7 Insights for Rare Disease Specialists, From a 'One in a Million' Patient


Dear Rare Specialists,

We patients need your help. Below are seven challenges I’ve experienced in accessing appropriate care. Unfortunately, these experiences are not “rare” for patients like us. May we work together to alleviate and one day, even cure these rare disorders and illnesses.

1. Rare patients must climb a “brick wall” of medical ignorance. Oftentimes, doctors’ lack of knowledge about rare diseases can prevent us from accessing proper care, especially continuing care as we hunt down every specialty clinic for any help.

2. Judging the patient instead of taking interest. My recent visit to see my fourth neurological specialist serves as an example. The doctor walked into the exam room late and just glared at me. No introduction, just an intimidating stare. I offered my hand to shake and introduced myself and my husband. I had to fill him in on everything his staff and my referring PCP had told him about my case for weeks.

3. Little desire to listen to prior specialists. My specialist had my records from the UCLA neuromuscular clinic and the notes from the chief of the clinic who diagnosed me on the computer in front of him. He had my husband and me there to explain all I’ve endured with stiff-person syndrome (SPS) over 20 years. He had all of the forms I submitted prior to the appointment, which I fought via endless phone calls to expedite due to the aggressive severity of my debilitation.

He could have glanced at UCLA’s notes or even taken a moment to view the referral. As usual, I explained everything about SPS the way one doctor would speak to another. I told him how much I needed his help because the only med I take for SPS is not controlling my spastic exertions, especially in my sleep. (I am homebound by intractable rigidity and seizing which results in acute pain without any relief or assistance.)

4. The patient often has to “be the doctor” in the room. He had no idea what to offer for acute pain management. Nothing. Except to tell me he does not like pain meds. Apparently, he had no issue with untreated disabling life-long pain. When I inquired about the plasma-based therapies for SPS, he said he thought they were “too dangerous,” particularly with my anemia and they never have been able to convince insurance to cover their atrocious cost. UCLA recommended them regardless. UCLA also recommended Percocet at least and a much higher dose of diazepam. He just prescribed one more pill a day for three months, even though he admitted it probably would not be enough.

I asked him to consider genetic testing, and he said “it was too expensive” to insurance companies. I let him know I know how it works and to let me worry about my portion of cost. He tabled it and would not prescribe it. My husband and I advocated aggressively, trying to get him to understand he was leaving me without any treatment. His resident stood in the room the entire time, asked me a few basic questions and spent all of her time assisting him on the computer.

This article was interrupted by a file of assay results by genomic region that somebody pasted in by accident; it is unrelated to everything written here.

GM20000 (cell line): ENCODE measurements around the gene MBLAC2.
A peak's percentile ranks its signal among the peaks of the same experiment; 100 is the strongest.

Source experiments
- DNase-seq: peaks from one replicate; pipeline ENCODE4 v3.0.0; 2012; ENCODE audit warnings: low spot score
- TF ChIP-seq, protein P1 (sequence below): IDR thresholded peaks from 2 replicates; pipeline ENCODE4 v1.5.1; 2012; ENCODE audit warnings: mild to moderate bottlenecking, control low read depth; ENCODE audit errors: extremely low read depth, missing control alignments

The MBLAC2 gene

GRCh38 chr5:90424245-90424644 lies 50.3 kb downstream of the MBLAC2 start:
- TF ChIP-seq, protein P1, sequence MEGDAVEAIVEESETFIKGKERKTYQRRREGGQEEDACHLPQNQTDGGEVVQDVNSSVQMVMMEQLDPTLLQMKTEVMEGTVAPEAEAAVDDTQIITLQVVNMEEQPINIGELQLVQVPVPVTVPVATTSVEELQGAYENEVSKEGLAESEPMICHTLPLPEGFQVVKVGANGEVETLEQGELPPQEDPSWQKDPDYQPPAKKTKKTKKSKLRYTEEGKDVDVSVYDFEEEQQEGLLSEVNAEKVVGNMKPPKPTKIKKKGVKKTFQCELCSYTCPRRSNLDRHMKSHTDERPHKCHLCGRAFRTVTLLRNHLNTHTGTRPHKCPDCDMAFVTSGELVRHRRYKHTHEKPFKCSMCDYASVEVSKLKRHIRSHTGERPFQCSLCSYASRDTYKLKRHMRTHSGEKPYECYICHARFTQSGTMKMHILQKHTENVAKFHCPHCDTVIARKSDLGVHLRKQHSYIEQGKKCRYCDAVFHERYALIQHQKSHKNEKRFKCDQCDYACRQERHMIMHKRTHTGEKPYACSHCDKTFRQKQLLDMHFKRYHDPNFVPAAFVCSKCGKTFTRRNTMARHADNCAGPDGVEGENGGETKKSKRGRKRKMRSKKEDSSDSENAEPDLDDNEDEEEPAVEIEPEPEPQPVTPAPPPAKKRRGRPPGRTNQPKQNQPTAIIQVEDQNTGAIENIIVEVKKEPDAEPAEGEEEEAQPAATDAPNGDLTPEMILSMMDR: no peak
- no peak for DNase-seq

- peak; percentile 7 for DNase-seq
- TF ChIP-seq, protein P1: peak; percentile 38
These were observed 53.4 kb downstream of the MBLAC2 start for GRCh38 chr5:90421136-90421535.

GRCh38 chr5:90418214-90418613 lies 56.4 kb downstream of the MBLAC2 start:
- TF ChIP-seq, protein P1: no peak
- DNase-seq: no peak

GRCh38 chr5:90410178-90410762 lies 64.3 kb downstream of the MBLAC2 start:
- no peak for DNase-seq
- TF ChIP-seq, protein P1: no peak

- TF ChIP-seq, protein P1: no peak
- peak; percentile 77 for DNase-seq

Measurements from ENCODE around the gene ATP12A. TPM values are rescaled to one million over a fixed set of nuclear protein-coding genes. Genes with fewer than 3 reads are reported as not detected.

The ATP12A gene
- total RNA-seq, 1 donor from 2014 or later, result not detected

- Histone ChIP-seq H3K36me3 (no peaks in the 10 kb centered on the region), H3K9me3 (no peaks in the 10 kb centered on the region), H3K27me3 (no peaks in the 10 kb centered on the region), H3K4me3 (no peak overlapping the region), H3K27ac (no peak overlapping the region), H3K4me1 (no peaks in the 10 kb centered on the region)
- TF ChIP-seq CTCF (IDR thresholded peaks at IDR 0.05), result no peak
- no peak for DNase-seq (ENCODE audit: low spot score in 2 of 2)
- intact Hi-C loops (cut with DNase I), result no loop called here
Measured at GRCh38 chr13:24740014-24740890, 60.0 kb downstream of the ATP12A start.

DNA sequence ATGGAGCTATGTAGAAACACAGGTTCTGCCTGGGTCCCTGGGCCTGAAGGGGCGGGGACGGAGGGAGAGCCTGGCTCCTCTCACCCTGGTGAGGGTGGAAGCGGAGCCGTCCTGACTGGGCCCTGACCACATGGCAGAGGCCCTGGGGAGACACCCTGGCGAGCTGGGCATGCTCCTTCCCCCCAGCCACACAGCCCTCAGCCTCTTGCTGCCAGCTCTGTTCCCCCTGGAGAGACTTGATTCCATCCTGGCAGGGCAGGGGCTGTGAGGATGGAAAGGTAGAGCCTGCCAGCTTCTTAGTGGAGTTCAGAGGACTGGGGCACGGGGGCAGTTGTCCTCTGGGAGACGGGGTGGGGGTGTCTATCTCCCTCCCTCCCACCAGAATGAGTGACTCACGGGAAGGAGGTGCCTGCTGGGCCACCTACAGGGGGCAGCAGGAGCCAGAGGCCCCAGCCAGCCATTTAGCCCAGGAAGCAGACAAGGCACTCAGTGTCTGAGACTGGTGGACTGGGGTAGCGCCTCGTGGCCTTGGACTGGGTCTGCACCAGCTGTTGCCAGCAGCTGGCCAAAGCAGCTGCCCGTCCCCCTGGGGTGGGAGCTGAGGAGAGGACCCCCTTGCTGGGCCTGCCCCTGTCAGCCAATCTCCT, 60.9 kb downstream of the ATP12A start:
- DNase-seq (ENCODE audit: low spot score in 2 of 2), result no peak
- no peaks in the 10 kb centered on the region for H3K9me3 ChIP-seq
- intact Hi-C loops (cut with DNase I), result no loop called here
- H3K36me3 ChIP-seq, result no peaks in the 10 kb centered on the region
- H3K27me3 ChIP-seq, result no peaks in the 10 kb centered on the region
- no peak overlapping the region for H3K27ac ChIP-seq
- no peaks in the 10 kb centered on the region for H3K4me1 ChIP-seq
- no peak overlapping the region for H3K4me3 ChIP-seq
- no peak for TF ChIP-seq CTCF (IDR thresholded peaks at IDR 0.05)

He then confessed I knew far more about SPS than he knew, even though he was treating three other patients who have it. I had to be the doctor in the room. I had to tell him what he should be ordering for me.

5. The patient often has to suggest the help. I demanded a wheelchair, which my PCP refused to order until I saw him, since she thought he could recommend a better walking aid. She also refused to continue my pain care since she thought he would know of something better. She would not listen to me when I told her UCLA and every other clinic had no other options for me. So, I waited without any walking assistance for six weeks until this exam with him. He said the wheelchair was fine, but he did not know how to order it through their computer system. He instead said he’d send a note to my PCP asking her to order the wheelchair. Between my nurse advocate re-faxing my PCP and me calling her office, we finally got through to someone so she would read his note and prescribe the chair. I never heard from anyone in my PCP’s office.

The medical supply folks just called me. This afternoon, the wheelchair will finally be delivered. It only took six weeks of my tenacity.

6. The rare disease patient must remain tenacious. I persist in my desperate search for an educated SPS specialist. My nurse advocate, who I have for the first time in 20 years through my husband’s employer, wants to try to get me in to see the one national expert at Johns Hopkins. Due to his high demand, it’s nearly impossible to see him. If we can convince him my case is severe enough and it remains without treatment, he may see me. Another sojourn to yet another state to plead for treatment. 

7. Specialists have to care in order to provide care. Upon leaving the exam room, the specialist walked off and said to his resident: “Now can I go home?” It was before 2 p.m., and I did everything I could to be prepared and not be treated like an impediment to my doctor’s free time. Our first step is making doctors care about us and utilize empathy for us.

This is a typical rare disease patient battle to obtain treatment, to save our own lives and the lives of our children with rare diseases. We need orphan, rare disease research funding to save millions of lives. No more of “no more help” for SPS or any other rare disease patient. No more “automatic condemnation” to endless struggling until our bodies give out. Without a basic level of compassion there will continue to be no help for us. Specialists have to care to provide care. For now, I remain my own specialist.

The Mighty is asking the following: What’s the hardest thing you deal with as someone with a chronic illness, and how do you face this? What advice and words of support would you offer someone facing the same thing? Check out our Submit a Story page for more about our submission guidelines.


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